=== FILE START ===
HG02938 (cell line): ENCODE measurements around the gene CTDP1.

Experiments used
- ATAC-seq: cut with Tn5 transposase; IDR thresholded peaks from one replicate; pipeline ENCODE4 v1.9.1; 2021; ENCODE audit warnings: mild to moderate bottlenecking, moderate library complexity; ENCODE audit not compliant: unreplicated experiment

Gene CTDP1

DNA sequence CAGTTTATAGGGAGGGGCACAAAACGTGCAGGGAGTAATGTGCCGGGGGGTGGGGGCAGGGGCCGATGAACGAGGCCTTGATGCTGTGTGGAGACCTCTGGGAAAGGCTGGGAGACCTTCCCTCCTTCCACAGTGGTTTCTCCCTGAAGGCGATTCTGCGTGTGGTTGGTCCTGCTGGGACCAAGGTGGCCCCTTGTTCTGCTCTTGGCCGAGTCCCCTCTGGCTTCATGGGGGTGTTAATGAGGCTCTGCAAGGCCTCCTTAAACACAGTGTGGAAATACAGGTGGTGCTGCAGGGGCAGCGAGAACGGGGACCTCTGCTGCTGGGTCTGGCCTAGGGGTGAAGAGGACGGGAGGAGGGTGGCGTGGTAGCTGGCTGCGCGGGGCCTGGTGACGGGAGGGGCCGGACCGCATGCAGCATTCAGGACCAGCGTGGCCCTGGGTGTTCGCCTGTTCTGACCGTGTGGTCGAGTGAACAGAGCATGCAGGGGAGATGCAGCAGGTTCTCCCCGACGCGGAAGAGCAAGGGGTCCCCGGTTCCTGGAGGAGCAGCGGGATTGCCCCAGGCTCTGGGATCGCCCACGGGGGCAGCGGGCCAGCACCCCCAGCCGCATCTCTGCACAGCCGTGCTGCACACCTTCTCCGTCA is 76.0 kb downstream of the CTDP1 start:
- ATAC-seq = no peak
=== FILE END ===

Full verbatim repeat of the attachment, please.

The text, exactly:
HG02938 (cell line): ENCODE measurements around the gene CTDP1.

Experiments used
- ATAC-seq: cut with Tn5 transposase; IDR thresholded peaks from one replicate; pipeline ENCODE4 v1.9.1; 2021; ENCODE audit warnings: mild to moderate bottlenecking, moderate library complexity; ENCODE audit not compliant: unreplicated experiment

Gene CTDP1

DNA sequence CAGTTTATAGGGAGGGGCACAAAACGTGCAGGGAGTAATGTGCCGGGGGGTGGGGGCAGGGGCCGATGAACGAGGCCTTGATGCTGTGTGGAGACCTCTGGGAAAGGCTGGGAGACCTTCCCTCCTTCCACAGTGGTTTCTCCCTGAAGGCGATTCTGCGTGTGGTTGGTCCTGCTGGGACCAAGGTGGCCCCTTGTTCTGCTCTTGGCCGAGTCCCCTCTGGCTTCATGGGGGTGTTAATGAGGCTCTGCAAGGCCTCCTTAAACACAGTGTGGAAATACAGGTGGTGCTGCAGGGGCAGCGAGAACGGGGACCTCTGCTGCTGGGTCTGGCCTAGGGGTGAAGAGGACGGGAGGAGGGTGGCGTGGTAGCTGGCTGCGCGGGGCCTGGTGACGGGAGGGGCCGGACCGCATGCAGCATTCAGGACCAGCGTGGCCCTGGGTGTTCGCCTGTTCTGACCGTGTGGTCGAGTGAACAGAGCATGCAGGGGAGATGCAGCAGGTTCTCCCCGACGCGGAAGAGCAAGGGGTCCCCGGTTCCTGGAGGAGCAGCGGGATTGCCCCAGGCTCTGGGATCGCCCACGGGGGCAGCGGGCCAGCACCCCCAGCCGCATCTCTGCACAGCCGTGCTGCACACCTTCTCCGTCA is 76.0 kb downstream of the CTDP1 start:
- ATAC-seq = no peak